There are a thousand reasons why getting a pet for your child makes good sense. Having a pet can provide them with comfort and company — it is no wonder why some kids include it in their birthday or Christmas wish list. Getting a pet for your child can also teach them how to be responsible, improve their emotional and social skills, and give them opportunities to be more active. But owning one is not for everyone.
Caroline C. Aquino, MD from the Department of Pediatrics Section of Allergology and Immunology of top hospital in the Philippines Makati Medical Center (MakatiMed) reminds parents that having a pet at home requires some lifestyle changes and adjustments.
“It is important for parents to fully understand the impact of adopting a pet to the many aspects of their family life. You need to assess if your child is genuinely interested in getting a pet. Depending on your child's age, you cannot really expect them to look after the pet full time. This means that you, as the parent, would ultimately have the full responsibility of making sure the pet is well taken care of.”
Aside from the additional budget, chores, and the commitment it demands, Dr. Aquino and also Dr. Maria Angela Nicole Perreras-Grande from the Department of Pediatrics Section of Infectious Disease point out that there are also several health factors and risks parents need to factor in before bringing a cat or dog home to their children.
Existing pet allergies. While having pets around contributes to building a child's immune system and overall health, there are some kids with existing pet allergies who may experience allergic rhinitis and asthma. “The good news is that it is unlikely your child will be allergic to every type of pet. If you have a history of allergies, it is best to book an Allergist for consultation and possible allergy test for your child before adding a pet to the family.”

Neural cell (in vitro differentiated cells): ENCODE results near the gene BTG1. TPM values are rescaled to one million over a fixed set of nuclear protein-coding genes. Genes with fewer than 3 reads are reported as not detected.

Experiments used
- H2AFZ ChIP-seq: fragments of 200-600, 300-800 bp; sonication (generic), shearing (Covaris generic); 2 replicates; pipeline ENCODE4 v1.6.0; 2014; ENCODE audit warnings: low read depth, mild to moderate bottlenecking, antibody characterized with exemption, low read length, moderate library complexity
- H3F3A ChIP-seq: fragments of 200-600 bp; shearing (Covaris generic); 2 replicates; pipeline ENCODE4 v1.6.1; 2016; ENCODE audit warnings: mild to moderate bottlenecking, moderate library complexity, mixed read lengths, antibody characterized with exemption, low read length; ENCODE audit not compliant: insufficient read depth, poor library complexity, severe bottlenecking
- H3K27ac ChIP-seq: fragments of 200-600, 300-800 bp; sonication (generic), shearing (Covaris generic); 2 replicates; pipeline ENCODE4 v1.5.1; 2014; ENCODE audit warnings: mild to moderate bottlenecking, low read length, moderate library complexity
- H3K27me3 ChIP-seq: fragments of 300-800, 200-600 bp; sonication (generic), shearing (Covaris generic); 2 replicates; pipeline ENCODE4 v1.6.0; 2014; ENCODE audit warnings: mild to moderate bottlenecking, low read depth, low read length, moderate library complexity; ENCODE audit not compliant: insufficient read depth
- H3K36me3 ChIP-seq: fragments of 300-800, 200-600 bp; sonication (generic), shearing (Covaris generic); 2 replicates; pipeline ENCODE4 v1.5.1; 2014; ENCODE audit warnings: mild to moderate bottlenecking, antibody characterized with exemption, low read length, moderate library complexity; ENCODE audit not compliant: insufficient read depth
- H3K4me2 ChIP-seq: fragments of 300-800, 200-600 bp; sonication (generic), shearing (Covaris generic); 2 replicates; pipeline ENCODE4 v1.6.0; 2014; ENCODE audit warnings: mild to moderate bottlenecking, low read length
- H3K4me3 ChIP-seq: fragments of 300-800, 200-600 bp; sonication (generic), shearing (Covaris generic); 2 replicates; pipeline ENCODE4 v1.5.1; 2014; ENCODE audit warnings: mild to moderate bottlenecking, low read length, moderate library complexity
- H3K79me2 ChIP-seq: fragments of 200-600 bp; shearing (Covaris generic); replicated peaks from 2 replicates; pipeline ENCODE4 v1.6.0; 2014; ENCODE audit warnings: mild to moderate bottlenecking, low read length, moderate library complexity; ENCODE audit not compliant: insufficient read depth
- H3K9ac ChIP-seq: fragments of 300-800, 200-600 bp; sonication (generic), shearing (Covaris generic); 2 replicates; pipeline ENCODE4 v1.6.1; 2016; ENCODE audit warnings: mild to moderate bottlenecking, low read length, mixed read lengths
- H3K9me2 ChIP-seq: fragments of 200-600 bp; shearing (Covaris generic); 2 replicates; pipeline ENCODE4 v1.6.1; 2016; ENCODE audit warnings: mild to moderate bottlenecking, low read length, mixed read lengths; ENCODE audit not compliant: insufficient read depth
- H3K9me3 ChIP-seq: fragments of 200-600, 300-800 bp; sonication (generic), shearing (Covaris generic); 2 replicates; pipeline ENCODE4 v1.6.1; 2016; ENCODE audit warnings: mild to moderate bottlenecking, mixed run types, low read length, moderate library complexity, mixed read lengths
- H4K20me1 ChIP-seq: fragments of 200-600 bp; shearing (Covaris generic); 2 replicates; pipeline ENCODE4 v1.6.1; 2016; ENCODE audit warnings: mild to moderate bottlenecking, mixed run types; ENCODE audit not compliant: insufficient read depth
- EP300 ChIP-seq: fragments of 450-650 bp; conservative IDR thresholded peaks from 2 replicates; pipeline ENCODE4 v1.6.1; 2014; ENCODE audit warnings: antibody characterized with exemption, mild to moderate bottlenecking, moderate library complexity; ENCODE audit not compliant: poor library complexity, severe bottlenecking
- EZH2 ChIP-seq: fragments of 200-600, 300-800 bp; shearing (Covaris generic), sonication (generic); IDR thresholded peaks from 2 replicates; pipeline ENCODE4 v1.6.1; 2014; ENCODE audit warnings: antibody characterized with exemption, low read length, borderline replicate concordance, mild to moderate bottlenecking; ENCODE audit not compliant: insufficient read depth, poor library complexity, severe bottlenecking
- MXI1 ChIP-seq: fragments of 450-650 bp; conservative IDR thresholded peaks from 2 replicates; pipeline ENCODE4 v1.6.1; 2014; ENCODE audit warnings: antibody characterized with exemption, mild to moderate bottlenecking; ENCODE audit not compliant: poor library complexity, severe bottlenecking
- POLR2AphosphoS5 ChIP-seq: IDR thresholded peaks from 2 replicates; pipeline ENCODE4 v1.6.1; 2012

Molds and dust mites. The mess your pet makes will not clean itself, and if left around for too long, this may cause health problems.
Rabies infections and other health threats. Rabies, which infects the central nervous system, is one of the most severe diseases that humans can contract from dogs and cats, though other animals like monkeys and cattle can also transmit rabies. “It is a must for pet owners to vaccinate their pet and regularly bring him to the vet for routine health evaluations. Parents should also be prepared to bring their kids or anyone bitten or scratched by their pet to the hospital.”
If you have decided to get a pet for your family, Dr. Perreras reminds parents to keep themselves and their kids healthy by frequently washing hands especially after playing with the pet, keeping them nourished, cleaning up their spaces, and disposing of their feces.
Parents should also be able to train kids how to interact with animals, making sure they are gentle with the pet and prohibiting playtime when the pet is eating or asleep. It is also a must to determine the size of the pet and how large it will become. Children should also be taught not to immediately approach other people's pets without guidance from an adult.
“Introducing a pet to the family is ultimately a decision that should be thought over and over again, and not just to check off a child's wish list,” the expert finally shared.
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